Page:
Both physicians investing in specialty hospitals or ambulatory surgery centers and the general hospitals that oppose them face political and financial perils in their ongoing warfare, according to a new Health Affairs study.
Doctors who partner with friendly general hospitals or national firms to invest in specialty facilities may lose control of them or may be indirectly affected by a volatile stock market, write the authors of the study, led by Lawrence Casalino, M.D., a health studies researcher at the University of Chicago.
The authors add that specialty facilities could face a difficult future if Medicare payment rates for the lucrative services they cover fall, which has occurred for ophthalmology, or if they face stringent regulations, which Congress is expected to consider in the next few years.
On the hospital side, "if ASCs and specialty hospitals really are able to perform well as 'focused factories,' attempts to hold back this tide by regulatory means might be neither socially desirable nor successful," the authors write.
They warn that hospitals removing staff privileges from investing physicians or pressuring health plans to refuse contracts with such facilities face possible antitrust litigation or the wrath of organizations like the AMA, which has been litigating against hospitals' removal of physicians, known as "economic credentialing."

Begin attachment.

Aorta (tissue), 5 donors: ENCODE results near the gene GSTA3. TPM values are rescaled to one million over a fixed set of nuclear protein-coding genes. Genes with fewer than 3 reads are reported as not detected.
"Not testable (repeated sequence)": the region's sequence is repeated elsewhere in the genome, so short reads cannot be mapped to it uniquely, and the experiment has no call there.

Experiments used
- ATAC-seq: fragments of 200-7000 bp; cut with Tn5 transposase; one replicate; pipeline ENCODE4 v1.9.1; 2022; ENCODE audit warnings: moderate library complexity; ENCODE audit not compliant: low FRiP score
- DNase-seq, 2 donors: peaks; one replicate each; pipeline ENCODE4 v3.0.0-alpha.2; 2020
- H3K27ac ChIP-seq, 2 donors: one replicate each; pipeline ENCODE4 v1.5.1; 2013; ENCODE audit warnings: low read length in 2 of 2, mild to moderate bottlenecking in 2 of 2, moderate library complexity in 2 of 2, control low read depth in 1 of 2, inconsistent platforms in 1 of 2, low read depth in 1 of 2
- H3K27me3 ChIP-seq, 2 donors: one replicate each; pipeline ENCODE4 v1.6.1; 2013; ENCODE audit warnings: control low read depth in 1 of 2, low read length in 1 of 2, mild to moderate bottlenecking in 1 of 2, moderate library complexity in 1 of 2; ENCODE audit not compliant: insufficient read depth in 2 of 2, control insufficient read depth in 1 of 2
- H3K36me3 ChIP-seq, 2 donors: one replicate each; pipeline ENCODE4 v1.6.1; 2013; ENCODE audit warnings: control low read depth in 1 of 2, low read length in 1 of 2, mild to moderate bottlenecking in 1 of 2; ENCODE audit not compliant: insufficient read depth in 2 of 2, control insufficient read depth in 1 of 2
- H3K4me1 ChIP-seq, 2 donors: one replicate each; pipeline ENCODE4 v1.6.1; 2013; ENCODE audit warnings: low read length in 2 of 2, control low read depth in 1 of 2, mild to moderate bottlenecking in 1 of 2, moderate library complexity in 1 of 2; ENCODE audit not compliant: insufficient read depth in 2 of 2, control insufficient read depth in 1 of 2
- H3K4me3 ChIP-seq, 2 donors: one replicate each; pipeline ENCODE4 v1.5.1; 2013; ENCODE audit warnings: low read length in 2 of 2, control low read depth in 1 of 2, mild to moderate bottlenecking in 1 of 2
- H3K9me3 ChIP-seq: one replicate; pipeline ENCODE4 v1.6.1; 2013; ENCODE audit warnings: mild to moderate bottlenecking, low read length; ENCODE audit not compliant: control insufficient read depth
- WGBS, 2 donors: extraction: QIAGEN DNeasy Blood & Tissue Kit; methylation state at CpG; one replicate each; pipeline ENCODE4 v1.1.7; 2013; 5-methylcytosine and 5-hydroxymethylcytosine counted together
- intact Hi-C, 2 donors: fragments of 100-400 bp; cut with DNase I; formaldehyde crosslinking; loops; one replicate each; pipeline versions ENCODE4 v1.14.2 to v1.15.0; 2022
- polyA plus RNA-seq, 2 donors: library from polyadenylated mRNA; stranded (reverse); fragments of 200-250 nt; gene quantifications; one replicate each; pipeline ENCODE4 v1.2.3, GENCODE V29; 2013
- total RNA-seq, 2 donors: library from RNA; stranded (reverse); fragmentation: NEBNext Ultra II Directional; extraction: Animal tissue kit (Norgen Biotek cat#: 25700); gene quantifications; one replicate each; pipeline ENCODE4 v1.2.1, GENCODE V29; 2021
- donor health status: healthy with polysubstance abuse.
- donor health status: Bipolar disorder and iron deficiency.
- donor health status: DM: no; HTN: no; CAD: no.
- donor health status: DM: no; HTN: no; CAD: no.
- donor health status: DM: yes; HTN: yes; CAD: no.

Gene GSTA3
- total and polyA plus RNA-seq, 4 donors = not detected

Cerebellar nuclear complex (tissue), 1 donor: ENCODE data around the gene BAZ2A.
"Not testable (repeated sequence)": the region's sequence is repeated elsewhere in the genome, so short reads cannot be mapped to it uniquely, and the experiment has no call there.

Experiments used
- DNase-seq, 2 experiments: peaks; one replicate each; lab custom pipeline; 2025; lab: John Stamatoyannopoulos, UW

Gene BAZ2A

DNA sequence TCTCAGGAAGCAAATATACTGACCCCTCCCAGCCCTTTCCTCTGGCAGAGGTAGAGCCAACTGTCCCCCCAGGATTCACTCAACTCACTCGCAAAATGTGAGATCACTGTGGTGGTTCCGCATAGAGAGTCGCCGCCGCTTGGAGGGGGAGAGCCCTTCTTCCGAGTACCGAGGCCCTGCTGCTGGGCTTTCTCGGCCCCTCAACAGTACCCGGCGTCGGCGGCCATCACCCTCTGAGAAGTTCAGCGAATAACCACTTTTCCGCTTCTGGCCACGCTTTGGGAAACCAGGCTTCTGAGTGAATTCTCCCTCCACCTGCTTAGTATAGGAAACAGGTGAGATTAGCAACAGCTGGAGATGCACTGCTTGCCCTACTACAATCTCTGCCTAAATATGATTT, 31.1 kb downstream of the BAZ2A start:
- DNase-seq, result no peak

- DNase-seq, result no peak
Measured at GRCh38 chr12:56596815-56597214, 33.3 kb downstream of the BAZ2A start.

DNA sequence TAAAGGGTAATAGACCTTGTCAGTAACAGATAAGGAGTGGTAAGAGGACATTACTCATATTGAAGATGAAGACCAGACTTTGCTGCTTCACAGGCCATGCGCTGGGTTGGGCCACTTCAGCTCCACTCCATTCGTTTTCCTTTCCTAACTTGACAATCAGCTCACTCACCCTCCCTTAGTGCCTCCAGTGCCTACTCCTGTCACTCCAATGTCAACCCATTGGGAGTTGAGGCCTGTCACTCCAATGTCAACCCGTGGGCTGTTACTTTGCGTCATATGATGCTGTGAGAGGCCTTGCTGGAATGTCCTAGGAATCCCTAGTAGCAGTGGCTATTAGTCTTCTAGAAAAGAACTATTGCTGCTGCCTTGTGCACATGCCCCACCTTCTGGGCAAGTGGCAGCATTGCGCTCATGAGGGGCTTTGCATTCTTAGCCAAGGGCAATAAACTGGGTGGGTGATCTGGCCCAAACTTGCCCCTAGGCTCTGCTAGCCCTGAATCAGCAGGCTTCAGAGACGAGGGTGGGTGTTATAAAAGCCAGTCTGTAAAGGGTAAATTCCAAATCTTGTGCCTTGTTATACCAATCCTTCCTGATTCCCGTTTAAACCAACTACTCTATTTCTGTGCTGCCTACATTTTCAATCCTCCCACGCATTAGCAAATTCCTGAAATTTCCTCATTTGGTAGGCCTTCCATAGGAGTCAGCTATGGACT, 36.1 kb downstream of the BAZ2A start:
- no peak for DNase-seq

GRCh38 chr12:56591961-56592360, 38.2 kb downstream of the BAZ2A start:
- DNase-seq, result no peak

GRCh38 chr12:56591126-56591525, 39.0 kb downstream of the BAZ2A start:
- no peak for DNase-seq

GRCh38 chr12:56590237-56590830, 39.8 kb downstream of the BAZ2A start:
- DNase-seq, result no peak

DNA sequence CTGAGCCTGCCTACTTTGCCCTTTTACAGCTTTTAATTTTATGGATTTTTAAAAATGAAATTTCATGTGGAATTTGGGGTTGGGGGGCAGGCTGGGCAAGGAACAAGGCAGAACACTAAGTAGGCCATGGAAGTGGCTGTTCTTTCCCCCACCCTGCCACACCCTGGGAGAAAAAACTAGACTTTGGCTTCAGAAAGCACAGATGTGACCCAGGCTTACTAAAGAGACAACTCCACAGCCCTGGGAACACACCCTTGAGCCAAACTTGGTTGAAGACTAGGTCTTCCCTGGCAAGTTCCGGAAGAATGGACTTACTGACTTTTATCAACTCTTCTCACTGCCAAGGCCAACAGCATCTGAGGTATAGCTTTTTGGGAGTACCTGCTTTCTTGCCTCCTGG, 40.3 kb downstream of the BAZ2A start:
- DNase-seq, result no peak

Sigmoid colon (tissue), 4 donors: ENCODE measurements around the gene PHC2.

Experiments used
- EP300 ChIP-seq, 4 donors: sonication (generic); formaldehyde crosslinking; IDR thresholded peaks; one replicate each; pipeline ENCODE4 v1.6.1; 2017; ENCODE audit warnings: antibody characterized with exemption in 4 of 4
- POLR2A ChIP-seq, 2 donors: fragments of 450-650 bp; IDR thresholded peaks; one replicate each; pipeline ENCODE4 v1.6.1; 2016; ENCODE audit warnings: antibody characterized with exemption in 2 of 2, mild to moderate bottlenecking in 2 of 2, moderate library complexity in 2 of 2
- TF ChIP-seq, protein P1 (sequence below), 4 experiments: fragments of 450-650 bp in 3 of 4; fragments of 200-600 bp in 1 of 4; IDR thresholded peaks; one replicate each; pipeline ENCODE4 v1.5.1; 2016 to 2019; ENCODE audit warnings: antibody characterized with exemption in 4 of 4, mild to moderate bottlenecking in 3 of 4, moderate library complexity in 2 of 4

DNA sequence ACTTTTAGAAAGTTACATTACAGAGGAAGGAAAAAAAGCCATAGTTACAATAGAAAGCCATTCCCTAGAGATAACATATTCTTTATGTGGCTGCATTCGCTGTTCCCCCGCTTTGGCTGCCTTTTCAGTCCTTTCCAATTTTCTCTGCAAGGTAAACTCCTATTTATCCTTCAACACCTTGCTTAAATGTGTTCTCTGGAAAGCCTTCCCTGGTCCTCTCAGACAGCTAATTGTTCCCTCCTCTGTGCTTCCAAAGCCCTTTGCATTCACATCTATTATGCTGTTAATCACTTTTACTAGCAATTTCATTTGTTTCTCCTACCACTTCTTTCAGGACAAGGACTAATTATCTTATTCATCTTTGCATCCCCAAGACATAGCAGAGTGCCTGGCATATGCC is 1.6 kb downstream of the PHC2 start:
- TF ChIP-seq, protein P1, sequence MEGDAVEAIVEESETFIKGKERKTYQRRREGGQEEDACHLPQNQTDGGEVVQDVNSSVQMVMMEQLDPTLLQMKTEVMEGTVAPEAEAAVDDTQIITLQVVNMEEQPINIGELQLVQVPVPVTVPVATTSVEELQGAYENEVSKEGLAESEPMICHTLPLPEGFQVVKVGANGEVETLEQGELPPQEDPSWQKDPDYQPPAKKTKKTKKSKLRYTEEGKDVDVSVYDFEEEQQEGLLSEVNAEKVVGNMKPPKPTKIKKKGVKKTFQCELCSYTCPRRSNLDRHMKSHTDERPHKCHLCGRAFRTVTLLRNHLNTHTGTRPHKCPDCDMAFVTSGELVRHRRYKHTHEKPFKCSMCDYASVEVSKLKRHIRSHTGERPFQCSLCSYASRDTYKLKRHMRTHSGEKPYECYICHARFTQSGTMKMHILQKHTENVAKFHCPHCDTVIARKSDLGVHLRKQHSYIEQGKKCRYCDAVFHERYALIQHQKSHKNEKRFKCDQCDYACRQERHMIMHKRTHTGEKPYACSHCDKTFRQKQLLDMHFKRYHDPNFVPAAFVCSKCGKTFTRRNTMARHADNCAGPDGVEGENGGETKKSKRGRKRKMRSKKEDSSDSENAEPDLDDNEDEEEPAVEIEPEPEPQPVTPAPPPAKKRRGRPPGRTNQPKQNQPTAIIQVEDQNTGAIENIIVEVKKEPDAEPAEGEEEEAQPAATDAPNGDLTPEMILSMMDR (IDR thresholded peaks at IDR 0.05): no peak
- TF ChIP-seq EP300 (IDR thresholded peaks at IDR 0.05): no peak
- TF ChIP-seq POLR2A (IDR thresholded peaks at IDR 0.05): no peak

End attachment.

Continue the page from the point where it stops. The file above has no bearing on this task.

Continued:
On the other hand, "if a hospital cooperates in joint ventures, it risks alienating physicians who are not involved, losing volume at its own facilities and damaging its credit rating as a result of lenders' concerns about hospital financial liability for ventures that fail," the authors write.
The new Medicare legislation, expected to be signed by President Bush on Monday, imposes a qualified moratorium on new specialty hospitals while two separate federal panels review the industry's impact on general hospitals and other issues.
At this point, the authors state, there is not enough evidence that specialty hospitals harm the financial viability of competing general hospitals, as the general hospital maintain, or that ASCs and specialty hospitals provide higher quality services at a lower cost, as specialty facilities maintain.
Meanwhile, the authors recommend taking several steps:
- CMS and the states might start measuring and comparing quality in specialty facilities and general hospitals;
- CMS should consider adjusting payment rates so that the orthopedic and cardiovascular reimbursements that many specialty hospitals thrive on are reduced to the same profitability as other hospital services;
- If more studies show that the growth of ASCs and specialty hospitals causes over-capacity, states might consider reimposing certificate of need requirements or a "more market-based approach," under which "competition would weed out the poorest performers."
For example, the authors write that it could be hard to enforce a requirement that a specialty facility treat all types of patients.